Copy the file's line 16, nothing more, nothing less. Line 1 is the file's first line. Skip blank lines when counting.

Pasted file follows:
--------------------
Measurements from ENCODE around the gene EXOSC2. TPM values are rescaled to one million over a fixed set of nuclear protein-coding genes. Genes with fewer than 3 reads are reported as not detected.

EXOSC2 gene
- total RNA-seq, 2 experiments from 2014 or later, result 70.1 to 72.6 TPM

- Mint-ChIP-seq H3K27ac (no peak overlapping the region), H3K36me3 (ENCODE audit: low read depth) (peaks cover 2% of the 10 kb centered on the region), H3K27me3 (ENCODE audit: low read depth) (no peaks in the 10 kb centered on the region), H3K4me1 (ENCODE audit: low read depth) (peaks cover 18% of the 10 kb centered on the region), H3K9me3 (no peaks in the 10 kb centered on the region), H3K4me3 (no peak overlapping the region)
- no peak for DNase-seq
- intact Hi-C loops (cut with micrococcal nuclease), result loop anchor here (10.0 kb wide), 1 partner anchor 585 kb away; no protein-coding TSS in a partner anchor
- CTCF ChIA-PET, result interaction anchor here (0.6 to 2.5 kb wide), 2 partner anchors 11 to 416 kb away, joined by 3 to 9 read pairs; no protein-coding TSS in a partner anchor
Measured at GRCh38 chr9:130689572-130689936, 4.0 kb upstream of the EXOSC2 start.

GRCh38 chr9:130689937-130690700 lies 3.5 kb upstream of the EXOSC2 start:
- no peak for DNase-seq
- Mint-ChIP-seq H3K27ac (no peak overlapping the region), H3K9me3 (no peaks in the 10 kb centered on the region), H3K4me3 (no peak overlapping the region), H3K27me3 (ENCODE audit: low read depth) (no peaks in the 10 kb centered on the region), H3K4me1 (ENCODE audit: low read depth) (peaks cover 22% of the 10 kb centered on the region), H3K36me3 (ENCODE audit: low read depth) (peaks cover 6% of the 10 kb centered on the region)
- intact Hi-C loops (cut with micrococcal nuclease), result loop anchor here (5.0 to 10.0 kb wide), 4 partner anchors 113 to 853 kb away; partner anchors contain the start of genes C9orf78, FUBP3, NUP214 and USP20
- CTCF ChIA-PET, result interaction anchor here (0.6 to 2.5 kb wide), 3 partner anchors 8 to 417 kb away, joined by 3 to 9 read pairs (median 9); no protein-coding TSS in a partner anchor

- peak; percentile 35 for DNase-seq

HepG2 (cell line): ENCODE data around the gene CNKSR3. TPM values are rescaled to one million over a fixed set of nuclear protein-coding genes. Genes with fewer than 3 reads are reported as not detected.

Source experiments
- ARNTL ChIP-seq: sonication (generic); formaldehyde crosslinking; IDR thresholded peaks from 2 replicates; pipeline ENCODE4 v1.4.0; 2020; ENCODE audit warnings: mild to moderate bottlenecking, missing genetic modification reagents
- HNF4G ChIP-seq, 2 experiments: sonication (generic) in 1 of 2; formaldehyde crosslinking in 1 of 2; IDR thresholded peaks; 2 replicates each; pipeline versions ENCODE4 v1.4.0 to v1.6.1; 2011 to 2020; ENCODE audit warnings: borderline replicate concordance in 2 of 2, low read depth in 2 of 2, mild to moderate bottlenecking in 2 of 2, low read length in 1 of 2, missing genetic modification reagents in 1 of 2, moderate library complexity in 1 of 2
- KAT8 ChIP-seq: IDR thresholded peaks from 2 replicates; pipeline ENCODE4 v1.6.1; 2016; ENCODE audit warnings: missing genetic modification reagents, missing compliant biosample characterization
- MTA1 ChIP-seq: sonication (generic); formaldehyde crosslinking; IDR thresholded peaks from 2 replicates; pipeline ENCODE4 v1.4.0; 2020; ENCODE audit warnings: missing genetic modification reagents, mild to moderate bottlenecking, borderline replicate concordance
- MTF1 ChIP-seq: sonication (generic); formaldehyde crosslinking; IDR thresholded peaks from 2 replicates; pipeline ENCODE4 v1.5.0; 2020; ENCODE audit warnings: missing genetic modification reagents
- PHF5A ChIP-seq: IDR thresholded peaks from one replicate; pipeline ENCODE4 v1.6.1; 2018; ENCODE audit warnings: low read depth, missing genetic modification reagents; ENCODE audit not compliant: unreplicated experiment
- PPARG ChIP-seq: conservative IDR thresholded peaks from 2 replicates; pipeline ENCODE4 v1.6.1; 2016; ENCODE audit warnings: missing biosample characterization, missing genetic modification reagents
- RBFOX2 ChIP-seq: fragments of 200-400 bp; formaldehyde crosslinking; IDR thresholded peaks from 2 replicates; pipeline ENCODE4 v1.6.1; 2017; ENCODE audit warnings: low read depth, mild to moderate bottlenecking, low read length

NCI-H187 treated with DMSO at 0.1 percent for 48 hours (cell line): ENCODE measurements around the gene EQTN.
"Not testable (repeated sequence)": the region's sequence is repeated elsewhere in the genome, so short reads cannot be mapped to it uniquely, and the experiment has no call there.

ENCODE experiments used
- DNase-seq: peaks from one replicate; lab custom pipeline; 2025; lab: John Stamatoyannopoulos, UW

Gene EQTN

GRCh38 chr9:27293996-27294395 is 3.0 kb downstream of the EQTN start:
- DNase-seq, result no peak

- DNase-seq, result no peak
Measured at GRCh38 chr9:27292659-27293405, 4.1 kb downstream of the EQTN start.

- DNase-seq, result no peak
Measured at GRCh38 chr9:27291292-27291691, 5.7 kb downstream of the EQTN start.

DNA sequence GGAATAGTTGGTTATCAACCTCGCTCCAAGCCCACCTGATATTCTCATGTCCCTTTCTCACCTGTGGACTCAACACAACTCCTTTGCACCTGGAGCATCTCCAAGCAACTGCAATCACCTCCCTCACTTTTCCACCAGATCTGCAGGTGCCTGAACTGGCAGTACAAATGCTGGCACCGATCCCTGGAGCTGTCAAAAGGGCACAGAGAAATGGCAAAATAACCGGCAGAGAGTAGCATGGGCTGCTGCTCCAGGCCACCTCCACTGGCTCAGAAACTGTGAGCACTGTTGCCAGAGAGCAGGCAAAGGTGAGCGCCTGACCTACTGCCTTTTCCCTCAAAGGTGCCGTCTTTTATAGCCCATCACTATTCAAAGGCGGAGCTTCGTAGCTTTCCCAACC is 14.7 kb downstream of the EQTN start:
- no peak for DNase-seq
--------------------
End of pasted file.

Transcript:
Source experiments